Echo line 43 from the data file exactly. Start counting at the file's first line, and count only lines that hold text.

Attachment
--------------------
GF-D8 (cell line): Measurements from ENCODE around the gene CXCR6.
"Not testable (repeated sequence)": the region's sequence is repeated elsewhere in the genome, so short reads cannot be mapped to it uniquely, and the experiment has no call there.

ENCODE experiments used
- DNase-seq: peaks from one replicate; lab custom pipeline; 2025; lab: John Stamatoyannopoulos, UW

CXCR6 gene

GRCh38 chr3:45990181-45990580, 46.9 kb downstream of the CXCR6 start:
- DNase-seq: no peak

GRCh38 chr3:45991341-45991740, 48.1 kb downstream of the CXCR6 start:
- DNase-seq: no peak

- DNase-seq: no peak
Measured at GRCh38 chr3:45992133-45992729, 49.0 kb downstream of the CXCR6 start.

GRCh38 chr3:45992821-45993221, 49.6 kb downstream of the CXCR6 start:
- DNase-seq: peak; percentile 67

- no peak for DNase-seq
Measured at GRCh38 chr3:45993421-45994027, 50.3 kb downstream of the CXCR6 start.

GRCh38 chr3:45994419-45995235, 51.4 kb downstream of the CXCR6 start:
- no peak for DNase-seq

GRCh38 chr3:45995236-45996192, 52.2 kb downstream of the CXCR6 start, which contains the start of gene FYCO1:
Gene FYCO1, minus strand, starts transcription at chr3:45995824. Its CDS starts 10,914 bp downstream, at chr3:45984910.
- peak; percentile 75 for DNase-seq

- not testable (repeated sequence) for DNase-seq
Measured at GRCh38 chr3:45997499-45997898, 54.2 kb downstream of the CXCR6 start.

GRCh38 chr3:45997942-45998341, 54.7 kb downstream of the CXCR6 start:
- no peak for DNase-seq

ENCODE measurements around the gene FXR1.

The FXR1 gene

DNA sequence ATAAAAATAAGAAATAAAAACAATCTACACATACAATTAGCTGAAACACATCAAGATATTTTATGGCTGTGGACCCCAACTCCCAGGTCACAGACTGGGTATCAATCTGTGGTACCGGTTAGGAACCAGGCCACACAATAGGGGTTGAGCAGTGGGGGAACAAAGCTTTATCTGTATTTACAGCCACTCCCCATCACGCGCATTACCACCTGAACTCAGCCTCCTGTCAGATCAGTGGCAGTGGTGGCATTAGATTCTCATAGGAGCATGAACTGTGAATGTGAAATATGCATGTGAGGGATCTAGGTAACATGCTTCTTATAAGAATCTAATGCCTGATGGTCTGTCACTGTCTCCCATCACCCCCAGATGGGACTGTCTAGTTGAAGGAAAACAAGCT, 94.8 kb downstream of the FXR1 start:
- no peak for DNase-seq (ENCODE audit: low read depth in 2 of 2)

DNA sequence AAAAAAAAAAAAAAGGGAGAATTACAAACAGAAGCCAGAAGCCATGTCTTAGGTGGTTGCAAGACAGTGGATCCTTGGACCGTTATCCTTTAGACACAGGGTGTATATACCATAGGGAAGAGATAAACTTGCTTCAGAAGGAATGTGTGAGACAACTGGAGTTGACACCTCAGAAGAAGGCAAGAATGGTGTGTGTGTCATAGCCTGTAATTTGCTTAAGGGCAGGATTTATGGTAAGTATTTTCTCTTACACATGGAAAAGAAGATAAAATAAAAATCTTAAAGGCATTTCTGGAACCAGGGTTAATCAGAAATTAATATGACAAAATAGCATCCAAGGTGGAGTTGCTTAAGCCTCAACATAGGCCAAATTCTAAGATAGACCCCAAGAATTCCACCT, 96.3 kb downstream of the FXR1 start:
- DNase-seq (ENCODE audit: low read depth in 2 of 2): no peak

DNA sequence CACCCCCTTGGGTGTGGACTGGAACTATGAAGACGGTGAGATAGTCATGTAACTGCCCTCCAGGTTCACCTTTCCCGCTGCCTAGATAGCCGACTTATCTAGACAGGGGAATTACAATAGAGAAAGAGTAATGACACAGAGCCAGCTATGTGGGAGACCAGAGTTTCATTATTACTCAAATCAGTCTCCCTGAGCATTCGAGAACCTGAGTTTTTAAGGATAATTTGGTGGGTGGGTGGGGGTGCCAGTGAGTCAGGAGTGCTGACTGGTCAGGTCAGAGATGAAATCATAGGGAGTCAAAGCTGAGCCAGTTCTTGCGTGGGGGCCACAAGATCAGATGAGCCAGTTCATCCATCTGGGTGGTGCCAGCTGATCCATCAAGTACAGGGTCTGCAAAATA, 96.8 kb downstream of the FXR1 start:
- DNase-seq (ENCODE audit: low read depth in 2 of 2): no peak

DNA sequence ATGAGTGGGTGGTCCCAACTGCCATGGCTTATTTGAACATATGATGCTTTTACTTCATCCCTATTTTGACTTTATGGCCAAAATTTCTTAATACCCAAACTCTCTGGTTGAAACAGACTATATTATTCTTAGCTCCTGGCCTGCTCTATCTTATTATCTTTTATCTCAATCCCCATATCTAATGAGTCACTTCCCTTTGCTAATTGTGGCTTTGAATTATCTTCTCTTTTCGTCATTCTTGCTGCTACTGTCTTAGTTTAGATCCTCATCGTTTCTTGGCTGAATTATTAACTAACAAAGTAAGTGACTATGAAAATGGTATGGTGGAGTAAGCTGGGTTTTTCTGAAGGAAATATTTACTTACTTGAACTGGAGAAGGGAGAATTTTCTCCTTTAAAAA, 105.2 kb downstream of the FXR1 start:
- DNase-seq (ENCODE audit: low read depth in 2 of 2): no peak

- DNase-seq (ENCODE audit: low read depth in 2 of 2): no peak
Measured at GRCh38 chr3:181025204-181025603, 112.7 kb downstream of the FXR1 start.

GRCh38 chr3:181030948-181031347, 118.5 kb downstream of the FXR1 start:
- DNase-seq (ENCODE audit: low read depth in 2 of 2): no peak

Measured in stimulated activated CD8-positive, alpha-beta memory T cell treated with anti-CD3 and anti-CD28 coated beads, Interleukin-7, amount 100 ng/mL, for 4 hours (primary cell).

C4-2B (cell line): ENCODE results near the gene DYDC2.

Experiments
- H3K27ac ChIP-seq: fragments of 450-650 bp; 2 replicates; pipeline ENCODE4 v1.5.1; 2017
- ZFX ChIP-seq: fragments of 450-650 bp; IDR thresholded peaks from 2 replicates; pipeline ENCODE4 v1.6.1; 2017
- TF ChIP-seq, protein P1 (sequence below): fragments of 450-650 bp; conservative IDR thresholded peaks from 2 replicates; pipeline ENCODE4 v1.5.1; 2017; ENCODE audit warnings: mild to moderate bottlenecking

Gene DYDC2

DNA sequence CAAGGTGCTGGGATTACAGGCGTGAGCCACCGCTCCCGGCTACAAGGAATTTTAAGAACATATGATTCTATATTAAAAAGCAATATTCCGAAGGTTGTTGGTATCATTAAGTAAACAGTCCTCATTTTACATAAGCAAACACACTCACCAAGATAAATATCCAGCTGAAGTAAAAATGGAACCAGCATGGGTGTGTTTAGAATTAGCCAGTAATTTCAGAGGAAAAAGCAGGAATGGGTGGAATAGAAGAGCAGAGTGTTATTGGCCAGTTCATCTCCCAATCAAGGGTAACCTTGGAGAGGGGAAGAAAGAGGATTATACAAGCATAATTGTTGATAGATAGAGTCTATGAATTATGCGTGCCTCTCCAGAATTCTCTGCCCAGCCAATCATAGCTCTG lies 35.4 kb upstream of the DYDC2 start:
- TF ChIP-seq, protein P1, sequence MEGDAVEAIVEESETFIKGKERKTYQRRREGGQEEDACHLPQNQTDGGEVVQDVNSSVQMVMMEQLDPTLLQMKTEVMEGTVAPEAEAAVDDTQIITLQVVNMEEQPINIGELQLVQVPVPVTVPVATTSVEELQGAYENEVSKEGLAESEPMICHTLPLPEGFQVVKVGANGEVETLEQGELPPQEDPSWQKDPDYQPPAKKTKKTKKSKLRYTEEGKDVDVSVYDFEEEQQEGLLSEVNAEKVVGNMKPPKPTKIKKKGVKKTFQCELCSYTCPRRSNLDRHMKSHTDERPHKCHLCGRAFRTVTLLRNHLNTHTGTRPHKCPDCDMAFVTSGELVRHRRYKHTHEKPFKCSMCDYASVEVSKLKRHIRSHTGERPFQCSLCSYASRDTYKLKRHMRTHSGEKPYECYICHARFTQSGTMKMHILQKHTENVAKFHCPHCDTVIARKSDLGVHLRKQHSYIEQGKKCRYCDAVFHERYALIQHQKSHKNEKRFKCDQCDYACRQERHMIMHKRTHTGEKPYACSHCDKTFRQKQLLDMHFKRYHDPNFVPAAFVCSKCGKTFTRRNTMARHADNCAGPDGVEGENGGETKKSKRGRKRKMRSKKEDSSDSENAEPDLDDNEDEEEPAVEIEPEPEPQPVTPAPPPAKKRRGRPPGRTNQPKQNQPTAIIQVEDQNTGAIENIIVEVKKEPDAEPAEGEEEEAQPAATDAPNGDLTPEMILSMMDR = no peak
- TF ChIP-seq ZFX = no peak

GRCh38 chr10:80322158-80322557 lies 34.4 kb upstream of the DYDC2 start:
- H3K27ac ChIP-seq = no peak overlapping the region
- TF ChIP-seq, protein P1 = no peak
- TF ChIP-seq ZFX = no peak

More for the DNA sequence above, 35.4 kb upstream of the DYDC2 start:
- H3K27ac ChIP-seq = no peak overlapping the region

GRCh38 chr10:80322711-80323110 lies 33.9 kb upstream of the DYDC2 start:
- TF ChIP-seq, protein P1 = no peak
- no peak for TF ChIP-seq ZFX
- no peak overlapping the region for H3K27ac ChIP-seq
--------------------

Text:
- ZFX ChIP-seq: fragments of 450-650 bp; IDR thresholded peaks from 2 replicates; pipeline ENCODE4 v1.6.1; 2017